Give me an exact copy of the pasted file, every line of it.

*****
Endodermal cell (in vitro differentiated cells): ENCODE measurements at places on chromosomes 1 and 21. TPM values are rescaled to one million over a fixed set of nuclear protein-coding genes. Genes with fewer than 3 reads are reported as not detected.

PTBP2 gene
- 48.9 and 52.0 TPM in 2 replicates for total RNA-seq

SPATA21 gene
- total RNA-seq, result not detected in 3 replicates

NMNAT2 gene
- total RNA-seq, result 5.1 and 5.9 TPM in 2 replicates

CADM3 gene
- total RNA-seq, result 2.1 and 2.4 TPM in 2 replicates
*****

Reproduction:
Endodermal cell (in vitro differentiated cells): ENCODE measurements at places on chromosomes 1 and 21. TPM values are rescaled to one million over a fixed set of nuclear protein-coding genes. Genes with fewer than 3 reads are reported as not detected.

PTBP2 gene
- 48.9 and 52.0 TPM in 2 replicates for total RNA-seq

SPATA21 gene
- total RNA-seq, result not detected in 3 replicates

NMNAT2 gene
- total RNA-seq, result 5.1 and 5.9 TPM in 2 replicates

CADM3 gene
- total RNA-seq, result 2.1 and 2.4 TPM in 2 replicates